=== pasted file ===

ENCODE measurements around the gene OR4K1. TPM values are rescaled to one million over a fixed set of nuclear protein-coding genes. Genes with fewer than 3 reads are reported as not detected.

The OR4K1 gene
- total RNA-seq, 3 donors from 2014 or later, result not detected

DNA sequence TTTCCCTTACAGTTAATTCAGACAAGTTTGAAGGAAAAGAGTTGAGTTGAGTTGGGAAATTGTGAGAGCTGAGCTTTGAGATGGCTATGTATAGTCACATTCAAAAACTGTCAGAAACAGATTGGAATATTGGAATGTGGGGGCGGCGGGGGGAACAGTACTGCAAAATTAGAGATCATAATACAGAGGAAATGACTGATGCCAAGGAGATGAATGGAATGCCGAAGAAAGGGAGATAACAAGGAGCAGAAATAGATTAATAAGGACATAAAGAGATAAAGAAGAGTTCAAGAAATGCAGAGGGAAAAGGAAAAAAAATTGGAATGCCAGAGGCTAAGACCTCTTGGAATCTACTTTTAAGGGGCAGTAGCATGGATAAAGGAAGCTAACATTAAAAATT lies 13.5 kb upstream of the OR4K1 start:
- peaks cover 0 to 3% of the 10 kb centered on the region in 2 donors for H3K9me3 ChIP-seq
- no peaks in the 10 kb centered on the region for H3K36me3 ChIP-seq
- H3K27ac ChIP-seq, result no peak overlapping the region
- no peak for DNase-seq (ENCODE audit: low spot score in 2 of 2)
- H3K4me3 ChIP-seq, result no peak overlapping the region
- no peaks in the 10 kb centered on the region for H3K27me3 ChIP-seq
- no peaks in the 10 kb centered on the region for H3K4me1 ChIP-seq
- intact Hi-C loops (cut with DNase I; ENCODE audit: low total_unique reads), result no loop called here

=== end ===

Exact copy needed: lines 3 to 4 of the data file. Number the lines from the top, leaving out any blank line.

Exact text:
- total RNA-seq, 3 donors from 2014 or later, result not detected

DNA sequence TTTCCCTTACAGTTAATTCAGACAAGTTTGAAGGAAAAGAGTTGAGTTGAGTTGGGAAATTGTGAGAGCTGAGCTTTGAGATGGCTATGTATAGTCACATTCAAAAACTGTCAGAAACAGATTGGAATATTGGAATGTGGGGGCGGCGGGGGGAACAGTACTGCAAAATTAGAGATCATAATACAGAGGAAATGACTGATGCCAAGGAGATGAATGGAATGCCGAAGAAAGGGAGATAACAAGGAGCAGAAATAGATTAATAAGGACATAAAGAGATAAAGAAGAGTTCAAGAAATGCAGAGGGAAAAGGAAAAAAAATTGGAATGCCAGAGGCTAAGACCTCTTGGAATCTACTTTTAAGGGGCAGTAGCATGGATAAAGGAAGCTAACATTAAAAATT lies 13.5 kb upstream of the OR4K1 start: